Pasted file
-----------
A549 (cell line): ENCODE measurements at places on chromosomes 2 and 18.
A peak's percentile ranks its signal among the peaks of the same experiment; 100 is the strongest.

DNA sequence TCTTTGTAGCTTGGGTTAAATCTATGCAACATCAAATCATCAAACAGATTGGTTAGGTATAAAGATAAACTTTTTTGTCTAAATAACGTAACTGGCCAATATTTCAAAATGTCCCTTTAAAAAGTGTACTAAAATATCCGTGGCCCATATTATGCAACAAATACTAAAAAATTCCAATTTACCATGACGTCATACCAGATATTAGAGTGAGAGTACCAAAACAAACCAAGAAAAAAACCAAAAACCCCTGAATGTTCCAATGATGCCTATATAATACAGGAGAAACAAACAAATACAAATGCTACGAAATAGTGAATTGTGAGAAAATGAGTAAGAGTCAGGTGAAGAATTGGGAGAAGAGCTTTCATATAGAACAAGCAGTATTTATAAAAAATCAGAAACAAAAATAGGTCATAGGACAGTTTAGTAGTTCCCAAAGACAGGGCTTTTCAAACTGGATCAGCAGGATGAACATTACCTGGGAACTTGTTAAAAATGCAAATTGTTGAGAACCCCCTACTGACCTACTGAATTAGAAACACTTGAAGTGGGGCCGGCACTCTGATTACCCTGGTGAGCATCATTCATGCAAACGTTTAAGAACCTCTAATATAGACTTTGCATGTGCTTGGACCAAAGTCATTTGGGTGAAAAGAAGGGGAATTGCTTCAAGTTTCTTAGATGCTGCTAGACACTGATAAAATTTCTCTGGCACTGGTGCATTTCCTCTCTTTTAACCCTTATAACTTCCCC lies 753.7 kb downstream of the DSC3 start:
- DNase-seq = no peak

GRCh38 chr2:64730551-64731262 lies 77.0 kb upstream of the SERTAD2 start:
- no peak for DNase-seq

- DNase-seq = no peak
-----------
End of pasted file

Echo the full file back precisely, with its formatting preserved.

A549 (cell line): ENCODE measurements at places on chromosomes 2 and 18.
A peak's percentile ranks its signal among the peaks of the same experiment; 100 is the strongest.

DNA sequence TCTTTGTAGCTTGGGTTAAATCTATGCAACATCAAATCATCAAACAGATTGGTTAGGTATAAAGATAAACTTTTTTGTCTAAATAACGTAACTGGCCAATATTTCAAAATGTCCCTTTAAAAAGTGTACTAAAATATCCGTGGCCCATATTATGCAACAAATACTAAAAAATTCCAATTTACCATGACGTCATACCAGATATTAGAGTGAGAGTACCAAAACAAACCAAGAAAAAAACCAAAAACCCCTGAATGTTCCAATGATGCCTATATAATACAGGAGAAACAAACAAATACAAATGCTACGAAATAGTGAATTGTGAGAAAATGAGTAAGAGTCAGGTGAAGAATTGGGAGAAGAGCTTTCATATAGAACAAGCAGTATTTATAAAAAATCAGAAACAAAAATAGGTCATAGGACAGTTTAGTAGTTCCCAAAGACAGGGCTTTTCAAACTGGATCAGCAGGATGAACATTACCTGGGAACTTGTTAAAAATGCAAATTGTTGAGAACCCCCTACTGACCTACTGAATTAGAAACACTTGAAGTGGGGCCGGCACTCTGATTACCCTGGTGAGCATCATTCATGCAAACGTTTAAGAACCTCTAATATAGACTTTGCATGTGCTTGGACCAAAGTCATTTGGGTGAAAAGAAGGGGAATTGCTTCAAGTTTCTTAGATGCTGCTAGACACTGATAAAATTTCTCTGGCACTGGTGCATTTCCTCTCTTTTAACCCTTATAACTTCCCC lies 753.7 kb downstream of the DSC3 start:
- DNase-seq = no peak

GRCh38 chr2:64730551-64731262 lies 77.0 kb upstream of the SERTAD2 start:
- no peak for DNase-seq

- DNase-seq = no peak